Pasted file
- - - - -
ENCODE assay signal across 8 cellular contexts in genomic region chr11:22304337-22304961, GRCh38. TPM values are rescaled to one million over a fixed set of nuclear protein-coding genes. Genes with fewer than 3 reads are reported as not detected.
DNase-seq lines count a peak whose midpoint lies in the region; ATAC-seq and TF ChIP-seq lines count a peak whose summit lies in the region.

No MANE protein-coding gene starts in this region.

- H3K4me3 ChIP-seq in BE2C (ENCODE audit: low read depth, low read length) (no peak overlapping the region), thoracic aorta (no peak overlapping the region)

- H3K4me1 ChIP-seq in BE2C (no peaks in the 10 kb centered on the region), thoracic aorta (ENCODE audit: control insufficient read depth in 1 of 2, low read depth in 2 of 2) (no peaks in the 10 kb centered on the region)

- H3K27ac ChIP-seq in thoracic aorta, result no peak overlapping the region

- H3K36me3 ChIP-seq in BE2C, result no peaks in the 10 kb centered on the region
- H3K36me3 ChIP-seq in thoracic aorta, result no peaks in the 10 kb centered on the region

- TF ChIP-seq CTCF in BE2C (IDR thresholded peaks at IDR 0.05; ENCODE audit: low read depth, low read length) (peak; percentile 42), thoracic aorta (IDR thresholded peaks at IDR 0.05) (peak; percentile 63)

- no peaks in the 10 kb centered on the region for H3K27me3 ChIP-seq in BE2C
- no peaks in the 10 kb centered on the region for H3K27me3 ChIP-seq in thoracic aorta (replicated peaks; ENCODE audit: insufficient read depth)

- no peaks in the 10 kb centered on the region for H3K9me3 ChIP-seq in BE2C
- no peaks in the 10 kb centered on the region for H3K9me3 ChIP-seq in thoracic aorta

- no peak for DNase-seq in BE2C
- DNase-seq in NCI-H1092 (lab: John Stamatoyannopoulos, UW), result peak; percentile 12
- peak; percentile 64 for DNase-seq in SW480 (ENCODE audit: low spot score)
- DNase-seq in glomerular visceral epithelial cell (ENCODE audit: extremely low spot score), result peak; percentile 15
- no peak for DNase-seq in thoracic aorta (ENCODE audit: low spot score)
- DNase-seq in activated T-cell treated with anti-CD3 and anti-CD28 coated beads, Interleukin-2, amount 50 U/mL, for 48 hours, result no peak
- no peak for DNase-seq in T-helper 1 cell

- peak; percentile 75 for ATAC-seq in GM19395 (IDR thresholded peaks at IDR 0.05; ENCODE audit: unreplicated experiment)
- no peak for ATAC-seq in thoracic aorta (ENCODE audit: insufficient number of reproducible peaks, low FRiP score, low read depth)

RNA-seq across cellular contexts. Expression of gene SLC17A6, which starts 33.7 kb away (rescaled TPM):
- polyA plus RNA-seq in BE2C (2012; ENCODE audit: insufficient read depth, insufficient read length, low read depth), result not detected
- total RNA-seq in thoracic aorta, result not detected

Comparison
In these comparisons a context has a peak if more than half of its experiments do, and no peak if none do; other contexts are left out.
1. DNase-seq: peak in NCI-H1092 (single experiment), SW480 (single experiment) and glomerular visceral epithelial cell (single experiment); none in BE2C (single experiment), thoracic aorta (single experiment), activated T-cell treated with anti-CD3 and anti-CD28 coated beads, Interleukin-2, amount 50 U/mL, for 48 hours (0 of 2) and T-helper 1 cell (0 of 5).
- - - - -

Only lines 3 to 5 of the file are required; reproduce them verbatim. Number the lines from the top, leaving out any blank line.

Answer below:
No MANE protein-coding gene starts in this region.

- H3K4me3 ChIP-seq in BE2C (ENCODE audit: low read depth, low read length) (no peak overlapping the region), thoracic aorta (no peak overlapping the region)

- H3K4me1 ChIP-seq in BE2C (no peaks in the 10 kb centered on the region), thoracic aorta (ENCODE audit: control insufficient read depth in 1 of 2, low read depth in 2 of 2) (no peaks in the 10 kb centered on the region)